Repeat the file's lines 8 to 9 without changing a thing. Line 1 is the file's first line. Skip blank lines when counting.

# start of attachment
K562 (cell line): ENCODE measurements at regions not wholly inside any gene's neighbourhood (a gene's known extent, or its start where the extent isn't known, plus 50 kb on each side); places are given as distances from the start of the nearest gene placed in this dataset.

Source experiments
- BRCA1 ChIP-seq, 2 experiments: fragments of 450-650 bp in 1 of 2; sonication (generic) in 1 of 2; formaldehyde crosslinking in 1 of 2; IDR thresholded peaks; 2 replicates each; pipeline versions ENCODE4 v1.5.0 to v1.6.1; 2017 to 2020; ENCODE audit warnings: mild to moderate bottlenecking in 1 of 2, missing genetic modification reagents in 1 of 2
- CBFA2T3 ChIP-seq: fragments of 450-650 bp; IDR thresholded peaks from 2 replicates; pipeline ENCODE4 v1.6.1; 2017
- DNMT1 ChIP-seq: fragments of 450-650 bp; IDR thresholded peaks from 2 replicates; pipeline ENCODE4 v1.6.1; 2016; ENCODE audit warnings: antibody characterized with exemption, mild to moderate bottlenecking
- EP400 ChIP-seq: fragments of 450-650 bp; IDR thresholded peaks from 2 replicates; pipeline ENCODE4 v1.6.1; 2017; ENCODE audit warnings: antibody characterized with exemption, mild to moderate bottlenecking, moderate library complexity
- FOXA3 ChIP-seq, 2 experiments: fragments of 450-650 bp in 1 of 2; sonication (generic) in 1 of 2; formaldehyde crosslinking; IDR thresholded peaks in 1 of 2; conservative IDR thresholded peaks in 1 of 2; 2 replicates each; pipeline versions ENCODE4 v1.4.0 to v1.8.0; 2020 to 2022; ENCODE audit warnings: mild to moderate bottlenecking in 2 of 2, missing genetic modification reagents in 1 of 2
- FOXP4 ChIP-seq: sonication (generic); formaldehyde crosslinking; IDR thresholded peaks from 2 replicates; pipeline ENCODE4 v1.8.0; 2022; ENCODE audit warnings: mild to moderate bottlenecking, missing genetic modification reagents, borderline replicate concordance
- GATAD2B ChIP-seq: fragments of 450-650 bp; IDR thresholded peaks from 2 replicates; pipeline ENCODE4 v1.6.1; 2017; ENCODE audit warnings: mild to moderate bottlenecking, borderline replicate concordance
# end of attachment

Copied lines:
- FOXP4 ChIP-seq: sonication (generic); formaldehyde crosslinking; IDR thresholded peaks from 2 replicates; pipeline ENCODE4 v1.8.0; 2022; ENCODE audit warnings: mild to moderate bottlenecking, missing genetic modification reagents, borderline replicate concordance
- GATAD2B ChIP-seq: fragments of 450-650 bp; IDR thresholded peaks from 2 replicates; pipeline ENCODE4 v1.6.1; 2017; ENCODE audit warnings: mild to moderate bottlenecking, borderline replicate concordance